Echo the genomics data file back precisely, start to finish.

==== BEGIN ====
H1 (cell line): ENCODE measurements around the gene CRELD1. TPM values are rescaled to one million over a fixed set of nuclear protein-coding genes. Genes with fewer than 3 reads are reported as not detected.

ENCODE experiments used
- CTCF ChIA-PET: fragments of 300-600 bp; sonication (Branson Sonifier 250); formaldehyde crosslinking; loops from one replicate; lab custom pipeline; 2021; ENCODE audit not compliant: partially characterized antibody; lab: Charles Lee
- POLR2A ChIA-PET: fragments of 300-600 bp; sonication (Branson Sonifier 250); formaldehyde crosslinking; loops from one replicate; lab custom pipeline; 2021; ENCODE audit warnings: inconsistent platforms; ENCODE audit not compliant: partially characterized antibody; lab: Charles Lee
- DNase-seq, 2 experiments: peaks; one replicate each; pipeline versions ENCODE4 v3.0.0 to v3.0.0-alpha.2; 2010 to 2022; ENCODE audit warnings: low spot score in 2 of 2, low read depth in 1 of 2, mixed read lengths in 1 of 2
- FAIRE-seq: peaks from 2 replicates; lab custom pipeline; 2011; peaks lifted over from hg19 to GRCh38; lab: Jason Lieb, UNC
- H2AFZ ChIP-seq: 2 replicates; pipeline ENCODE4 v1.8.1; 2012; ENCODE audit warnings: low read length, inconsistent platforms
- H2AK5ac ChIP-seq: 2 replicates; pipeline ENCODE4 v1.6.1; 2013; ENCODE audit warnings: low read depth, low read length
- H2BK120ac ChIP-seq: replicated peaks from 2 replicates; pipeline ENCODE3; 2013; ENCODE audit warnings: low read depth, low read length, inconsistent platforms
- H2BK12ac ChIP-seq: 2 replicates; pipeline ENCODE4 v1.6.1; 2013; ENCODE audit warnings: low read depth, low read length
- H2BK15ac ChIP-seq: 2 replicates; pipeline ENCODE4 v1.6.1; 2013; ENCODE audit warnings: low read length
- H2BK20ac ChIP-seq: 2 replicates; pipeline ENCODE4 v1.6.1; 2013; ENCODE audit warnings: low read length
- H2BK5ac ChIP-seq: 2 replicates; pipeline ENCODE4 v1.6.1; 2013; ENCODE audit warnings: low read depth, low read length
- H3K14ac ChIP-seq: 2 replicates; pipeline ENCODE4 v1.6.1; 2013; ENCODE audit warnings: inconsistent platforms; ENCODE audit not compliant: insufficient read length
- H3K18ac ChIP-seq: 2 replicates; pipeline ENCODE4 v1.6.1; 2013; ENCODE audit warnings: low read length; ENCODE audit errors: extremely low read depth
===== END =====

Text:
H1 (cell line): ENCODE measurements around the gene CRELD1. TPM values are rescaled to one million over a fixed set of nuclear protein-coding genes. Genes with fewer than 3 reads are reported as not detected.

ENCODE experiments used
- CTCF ChIA-PET: fragments of 300-600 bp; sonication (Branson Sonifier 250); formaldehyde crosslinking; loops from one replicate; lab custom pipeline; 2021; ENCODE audit not compliant: partially characterized antibody; lab: Charles Lee
- POLR2A ChIA-PET: fragments of 300-600 bp; sonication (Branson Sonifier 250); formaldehyde crosslinking; loops from one replicate; lab custom pipeline; 2021; ENCODE audit warnings: inconsistent platforms; ENCODE audit not compliant: partially characterized antibody; lab: Charles Lee
- DNase-seq, 2 experiments: peaks; one replicate each; pipeline versions ENCODE4 v3.0.0 to v3.0.0-alpha.2; 2010 to 2022; ENCODE audit warnings: low spot score in 2 of 2, low read depth in 1 of 2, mixed read lengths in 1 of 2
- FAIRE-seq: peaks from 2 replicates; lab custom pipeline; 2011; peaks lifted over from hg19 to GRCh38; lab: Jason Lieb, UNC
- H2AFZ ChIP-seq: 2 replicates; pipeline ENCODE4 v1.8.1; 2012; ENCODE audit warnings: low read length, inconsistent platforms
- H2AK5ac ChIP-seq: 2 replicates; pipeline ENCODE4 v1.6.1; 2013; ENCODE audit warnings: low read depth, low read length
- H2BK120ac ChIP-seq: replicated peaks from 2 replicates; pipeline ENCODE3; 2013; ENCODE audit warnings: low read depth, low read length, inconsistent platforms
- H2BK12ac ChIP-seq: 2 replicates; pipeline ENCODE4 v1.6.1; 2013; ENCODE audit warnings: low read depth, low read length
- H2BK15ac ChIP-seq: 2 replicates; pipeline ENCODE4 v1.6.1; 2013; ENCODE audit warnings: low read length
- H2BK20ac ChIP-seq: 2 replicates; pipeline ENCODE4 v1.6.1; 2013; ENCODE audit warnings: low read length
- H2BK5ac ChIP-seq: 2 replicates; pipeline ENCODE4 v1.6.1; 2013; ENCODE audit warnings: low read depth, low read length
- H3K14ac ChIP-seq: 2 replicates; pipeline ENCODE4 v1.6.1; 2013; ENCODE audit warnings: inconsistent platforms; ENCODE audit not compliant: insufficient read length
- H3K18ac ChIP-seq: 2 replicates; pipeline ENCODE4 v1.6.1; 2013; ENCODE audit warnings: low read length; ENCODE audit errors: extremely low read depth